The common sentiment when it comes to building a business is that you have to make sure you’re beating the competition. But is it more important, in business and in life, to compete against yourself?
The problem with the idea of crushing the competition is that it makes you focus on what other companies are doing rather than steering your own. Instead of competing against others, it’s more effective to compete against yourself. Learn why.
Rethink Competition: Compete Against Yourself
Here’s an anecdote of Ben, a high school cross-country track runner. He was the slowest on his team because Ben was born with cerebral palsy. Running was hard for Ben, but he pushed himself to finish each race. His WHY was to challenge himself to do better every race.
His teammates, all faster than he, support his WHY. After every race, they come back onto the track to run beside him to the finish line.
This story reminds us that when you compete against yourself and no one else, other people–even those who others might identify as your competitors–want to help you.
Companies and organizations that focus on WHY are more concerned with pushing their companies forward than going head-to-head with the competition. Starting with WHY makes you laser-focused on your own mission, not the missions of others. You need to compete against yourself.
And that leads Sinek to make his final point as he sums up the impact of starting with WHY. When you start with WHY:
- You make smarter decisions more quickly
- You foster optimism, creativity, and loyalty within your employees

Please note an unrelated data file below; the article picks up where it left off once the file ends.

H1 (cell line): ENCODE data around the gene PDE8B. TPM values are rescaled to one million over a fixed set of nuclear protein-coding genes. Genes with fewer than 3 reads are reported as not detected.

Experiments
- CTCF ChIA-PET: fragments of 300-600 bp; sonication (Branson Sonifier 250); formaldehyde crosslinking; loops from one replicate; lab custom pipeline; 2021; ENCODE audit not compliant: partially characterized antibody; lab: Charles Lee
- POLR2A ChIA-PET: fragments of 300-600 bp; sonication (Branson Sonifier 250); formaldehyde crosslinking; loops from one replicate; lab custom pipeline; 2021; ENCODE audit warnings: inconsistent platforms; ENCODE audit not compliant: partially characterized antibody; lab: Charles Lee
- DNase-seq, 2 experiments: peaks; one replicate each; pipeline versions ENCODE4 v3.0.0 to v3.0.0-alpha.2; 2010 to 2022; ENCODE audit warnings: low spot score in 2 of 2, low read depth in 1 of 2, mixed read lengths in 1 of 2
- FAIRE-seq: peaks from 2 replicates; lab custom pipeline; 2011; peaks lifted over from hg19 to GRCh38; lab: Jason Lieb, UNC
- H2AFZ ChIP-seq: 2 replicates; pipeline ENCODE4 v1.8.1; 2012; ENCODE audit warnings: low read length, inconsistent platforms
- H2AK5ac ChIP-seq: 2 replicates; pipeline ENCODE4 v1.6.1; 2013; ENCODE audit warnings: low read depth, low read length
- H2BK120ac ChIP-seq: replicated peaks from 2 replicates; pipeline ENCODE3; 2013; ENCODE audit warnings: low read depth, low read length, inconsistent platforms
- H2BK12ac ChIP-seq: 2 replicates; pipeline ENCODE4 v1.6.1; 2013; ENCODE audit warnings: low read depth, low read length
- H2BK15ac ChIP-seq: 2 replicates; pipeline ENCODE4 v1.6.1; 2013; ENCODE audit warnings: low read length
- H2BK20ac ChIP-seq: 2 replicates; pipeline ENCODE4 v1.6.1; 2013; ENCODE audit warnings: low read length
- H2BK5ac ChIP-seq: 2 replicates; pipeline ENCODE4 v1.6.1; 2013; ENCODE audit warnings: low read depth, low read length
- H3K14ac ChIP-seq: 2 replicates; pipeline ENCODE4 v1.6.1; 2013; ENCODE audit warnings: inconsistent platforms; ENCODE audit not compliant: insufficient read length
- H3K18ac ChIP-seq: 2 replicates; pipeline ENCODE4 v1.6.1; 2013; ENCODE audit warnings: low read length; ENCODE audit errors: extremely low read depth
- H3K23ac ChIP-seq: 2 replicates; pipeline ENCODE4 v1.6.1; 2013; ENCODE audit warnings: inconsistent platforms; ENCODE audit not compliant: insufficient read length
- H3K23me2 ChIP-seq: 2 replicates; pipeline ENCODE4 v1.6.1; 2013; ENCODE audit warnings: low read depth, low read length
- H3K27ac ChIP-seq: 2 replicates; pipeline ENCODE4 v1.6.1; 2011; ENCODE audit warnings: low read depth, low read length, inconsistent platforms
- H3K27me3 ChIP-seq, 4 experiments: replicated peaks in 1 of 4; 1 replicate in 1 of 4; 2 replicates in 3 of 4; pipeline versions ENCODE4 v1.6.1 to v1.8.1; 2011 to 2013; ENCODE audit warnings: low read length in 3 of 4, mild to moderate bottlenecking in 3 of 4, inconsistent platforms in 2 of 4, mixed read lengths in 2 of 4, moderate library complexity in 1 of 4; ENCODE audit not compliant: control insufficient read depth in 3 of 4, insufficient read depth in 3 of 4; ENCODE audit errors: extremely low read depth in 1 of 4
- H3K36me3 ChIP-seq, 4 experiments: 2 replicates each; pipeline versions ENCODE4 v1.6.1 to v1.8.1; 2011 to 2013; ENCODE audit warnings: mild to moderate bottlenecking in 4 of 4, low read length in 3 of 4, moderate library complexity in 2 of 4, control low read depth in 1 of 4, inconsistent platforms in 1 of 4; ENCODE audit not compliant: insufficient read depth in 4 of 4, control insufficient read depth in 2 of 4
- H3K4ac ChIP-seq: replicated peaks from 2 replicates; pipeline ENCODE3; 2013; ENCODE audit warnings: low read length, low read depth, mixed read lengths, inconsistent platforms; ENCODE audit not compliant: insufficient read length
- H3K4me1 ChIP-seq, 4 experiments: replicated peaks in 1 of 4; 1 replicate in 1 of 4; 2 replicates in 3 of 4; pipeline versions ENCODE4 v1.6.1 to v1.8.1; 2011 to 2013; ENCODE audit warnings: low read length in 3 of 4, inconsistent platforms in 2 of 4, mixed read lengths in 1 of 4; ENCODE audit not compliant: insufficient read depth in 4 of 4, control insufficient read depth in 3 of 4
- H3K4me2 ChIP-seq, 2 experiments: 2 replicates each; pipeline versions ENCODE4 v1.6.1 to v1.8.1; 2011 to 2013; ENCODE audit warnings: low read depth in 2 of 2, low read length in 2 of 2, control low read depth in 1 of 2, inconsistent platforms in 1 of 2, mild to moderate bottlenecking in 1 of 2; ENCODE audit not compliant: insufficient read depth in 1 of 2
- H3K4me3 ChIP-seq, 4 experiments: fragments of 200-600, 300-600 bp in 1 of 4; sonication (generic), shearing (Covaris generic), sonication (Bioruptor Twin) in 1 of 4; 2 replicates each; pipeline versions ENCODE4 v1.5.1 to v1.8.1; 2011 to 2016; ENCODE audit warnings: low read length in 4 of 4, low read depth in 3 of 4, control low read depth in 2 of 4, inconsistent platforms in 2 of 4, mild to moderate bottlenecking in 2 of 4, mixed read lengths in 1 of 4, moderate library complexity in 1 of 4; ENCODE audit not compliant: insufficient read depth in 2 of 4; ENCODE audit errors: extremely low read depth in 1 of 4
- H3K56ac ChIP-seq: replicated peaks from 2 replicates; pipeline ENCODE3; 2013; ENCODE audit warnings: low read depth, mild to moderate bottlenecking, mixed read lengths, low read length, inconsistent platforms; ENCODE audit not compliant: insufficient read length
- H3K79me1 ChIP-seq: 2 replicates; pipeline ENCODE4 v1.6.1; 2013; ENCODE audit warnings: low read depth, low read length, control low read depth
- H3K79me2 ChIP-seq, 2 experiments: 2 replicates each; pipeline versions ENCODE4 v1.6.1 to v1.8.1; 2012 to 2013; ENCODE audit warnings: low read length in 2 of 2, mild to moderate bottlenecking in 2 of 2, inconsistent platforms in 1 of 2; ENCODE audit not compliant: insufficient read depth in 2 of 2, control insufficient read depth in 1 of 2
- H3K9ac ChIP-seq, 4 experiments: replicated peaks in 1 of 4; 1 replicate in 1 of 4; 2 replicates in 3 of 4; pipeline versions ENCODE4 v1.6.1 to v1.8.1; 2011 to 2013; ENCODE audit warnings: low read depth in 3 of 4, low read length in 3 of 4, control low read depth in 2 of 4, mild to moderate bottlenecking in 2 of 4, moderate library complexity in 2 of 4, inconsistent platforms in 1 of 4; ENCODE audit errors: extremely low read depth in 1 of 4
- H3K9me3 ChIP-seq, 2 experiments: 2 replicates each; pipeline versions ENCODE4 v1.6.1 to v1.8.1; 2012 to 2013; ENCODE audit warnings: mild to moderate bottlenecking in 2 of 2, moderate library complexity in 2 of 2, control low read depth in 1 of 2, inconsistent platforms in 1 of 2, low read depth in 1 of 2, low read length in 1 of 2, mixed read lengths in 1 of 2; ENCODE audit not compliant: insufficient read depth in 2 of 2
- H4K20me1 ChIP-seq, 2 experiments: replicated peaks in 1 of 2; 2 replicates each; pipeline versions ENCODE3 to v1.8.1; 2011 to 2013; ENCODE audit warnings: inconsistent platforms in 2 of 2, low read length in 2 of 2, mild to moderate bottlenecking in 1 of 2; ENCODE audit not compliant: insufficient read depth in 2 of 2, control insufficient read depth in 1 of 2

- You create loyalty and trust with your customers
- You inspire others and become an innovator in your industry
In other words, starting with WHY can change more than just your own life and business. It can change the world. And it starts with competing against yourself.
Samuel Pierpont Langley vs. The Wright Brothers
The Wright Brothers are examples of people who knew to compete against yourself; Langley didn’t understand this.
Samuel Pierpont Langley had a goal: he wanted to be the first man to build a working airplane. He seemed like the perfect man for the job: he was a senior officer at the Smithsonian Institution, had been a mathematics professor at Harvard, and had secured a $50,000 grant from the War Department to help fuel his ambitions.
Already an established man, he sought fame and glory. He wanted to have the same level of fame as a Thomas Edison. He wanted the result more than the WHY itself.
A few hundred miles away, two brothers–Will and Orville Wright–had the same vision but none of the resources. They had no funding, no government connections, and no one on their team had a college education.
But they had one resource in spades: inspiration. True scientists at heart, they were obsessed about the physical problem of flight and balance, and they were determined to make it work. They knew to compete against yourself. They endured countless failures because they believed the scientific problem was solvable. And they knew if they succeeded, it would transform the world. This WHY inspired their team to surmount every setback.
The Wrights’ inspiration came from starting with WHY, which was much different from Langley’s motivation. That WHY is what made them the first men to achieve manned flight on December 17, 1903—not Langley.
Indeed, once the Wright brothers succeeded, Langley quickly quit his flight dreams. He wasn’t interested in the idea of competing against yourself. Had he been inspired by the WHY, he would have been excited to improve on the technology. Instead, since he cared mainly about fame and competition, the failure was humiliating, so he quit.
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- What Steve Jobs did right compared to every other business leader
- How to define your organization's WHY
- How to help your organization avoid losing its edge as it succeeds